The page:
Are you especially excited about a particular branch of astrophysics right now, or any particular discoveries?
I would like to know what the rapid radio bursts are. If they could find life on another planet, that would be nice. Do I take very seriously the discrepancy in the two values of the Hubble constant and the different methods? Not terribly seriously. I think it will sort itself out. After all, they’re not measuring the same thing. They’re measuring something of the same name, but 10 billion years apart.
I understand that Richard Feynman used to draw you.
Yes, I posed for him when he was learning to draw — $5.50 an hour plus all the physics I could swallow.
How did that come about?
He saw me walking across campus. He was looking for models. The number of women at Caltech in those days was modest, and you won’t believe this: I was actually very nice looking.
I’ve seen photos. You’re nice looking now as well!
Well, considering I’m 75 [laughs] and dying of cancer … I was drop-dead gorgeous, actually. And I earned a living that way. I mean, the Life magazine article, being Miss Twilight Zone, and all that stuff.
But Feynman was looking for models. He saw me walking across campus, he started following me, and I disappeared into Robinson — the old astronomy building — just as [my adviser] Guido Münch was coming out, and Feynman went up to Guido and said, you know, “I’m hunting, perhaps you know the quarry.” And he described me and Guido says, “Oh yes, that’s Virginia.”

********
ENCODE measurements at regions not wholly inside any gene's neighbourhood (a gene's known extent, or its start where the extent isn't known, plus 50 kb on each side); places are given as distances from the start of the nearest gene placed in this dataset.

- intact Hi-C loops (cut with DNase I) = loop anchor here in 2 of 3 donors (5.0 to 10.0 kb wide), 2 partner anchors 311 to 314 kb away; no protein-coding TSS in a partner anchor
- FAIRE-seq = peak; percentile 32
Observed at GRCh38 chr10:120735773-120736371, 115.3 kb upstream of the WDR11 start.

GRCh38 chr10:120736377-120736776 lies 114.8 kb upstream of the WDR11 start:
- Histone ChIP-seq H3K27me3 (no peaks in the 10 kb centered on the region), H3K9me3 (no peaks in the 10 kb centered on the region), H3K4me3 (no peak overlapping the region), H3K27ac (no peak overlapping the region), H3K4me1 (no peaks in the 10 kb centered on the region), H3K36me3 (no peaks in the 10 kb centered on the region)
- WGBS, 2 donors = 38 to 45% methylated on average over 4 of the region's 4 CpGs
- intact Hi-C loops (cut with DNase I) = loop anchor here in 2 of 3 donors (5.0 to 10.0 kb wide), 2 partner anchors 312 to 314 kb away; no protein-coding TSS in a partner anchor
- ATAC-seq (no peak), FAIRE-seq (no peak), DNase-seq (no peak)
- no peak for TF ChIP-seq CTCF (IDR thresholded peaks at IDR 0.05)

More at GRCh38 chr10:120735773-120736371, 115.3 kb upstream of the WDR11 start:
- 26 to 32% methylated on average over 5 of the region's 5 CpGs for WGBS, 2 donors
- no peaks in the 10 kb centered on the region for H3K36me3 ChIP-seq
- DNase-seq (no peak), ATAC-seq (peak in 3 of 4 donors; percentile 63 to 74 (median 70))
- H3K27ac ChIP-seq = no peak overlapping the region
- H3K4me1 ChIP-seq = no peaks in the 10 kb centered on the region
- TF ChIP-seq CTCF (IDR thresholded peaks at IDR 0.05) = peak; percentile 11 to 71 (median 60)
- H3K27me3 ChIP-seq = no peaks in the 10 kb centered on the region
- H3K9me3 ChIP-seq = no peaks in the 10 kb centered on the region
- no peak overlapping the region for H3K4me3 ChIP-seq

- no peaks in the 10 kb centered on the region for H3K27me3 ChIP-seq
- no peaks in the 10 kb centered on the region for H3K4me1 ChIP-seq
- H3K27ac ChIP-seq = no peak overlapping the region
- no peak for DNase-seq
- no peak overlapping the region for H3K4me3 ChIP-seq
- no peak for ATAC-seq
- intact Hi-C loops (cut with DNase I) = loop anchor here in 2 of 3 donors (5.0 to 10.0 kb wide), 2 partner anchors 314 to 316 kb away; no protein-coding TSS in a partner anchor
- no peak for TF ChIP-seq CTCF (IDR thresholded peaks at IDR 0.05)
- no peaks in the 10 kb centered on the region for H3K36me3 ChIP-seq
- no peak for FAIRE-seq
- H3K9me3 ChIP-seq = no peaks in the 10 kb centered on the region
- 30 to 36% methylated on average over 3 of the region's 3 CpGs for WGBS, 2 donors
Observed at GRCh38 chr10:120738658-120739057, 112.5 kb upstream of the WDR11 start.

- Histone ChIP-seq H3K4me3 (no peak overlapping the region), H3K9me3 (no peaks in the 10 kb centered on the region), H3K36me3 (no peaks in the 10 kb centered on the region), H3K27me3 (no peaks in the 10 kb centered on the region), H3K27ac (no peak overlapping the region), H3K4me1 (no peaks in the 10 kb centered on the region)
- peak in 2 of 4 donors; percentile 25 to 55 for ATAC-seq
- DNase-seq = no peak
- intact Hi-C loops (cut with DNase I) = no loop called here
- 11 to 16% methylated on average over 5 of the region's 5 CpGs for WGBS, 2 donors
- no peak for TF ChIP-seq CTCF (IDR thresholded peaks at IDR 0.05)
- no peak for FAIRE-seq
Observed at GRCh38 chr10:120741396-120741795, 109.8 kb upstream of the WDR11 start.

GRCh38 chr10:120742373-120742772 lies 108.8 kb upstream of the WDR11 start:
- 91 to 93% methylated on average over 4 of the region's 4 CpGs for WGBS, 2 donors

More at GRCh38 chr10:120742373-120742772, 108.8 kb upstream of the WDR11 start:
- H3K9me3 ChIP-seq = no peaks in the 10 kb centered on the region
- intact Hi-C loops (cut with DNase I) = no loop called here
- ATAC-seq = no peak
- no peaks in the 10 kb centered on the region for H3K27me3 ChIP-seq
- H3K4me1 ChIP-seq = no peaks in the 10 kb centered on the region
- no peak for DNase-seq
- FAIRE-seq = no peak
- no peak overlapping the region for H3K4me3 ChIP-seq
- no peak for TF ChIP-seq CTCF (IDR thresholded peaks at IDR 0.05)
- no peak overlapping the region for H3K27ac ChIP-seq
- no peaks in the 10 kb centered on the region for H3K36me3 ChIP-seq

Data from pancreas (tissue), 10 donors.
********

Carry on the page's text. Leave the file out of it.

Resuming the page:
So Guido brought Richard in and introduced us, and Feynman said, would I pose for him? And I said yes. And so we used to meet on alternate Tuesdays for a year or so.
The Nobel Prize was announced on a Tuesday, as it happens. My mother and I are both morning people. She’d been up and heard the 6 a.m. radio broadcast, and she’d phoned me to say that Richard had won the prize. And so when he came into my office, he was dressed in a suit, which he never did, of course. And he came in to say we’d have to cancel that evening. And I already knew. So we just hugged.
Did you discuss physics as well?
He didn’t like silence, and if nothing else was going on, he would simply talk continuously. And so I heard the originals of a lot of his stories during the [writing of the] books, like Surely You’re Joking. I heard a lot of those stories as originals and many others besides those.
But if he wasn’t talking, he expected you to talk, and he was willing to listen, some. I remember telling him about R Coronae Borealis stars, and various other astro things. He was interested in a lot.
But if there was a serious problem, he wanted to do the calculation himself. He wasn’t going to take anybody else’s word for a calculation.
When you spoke to him, did he treat you collegially?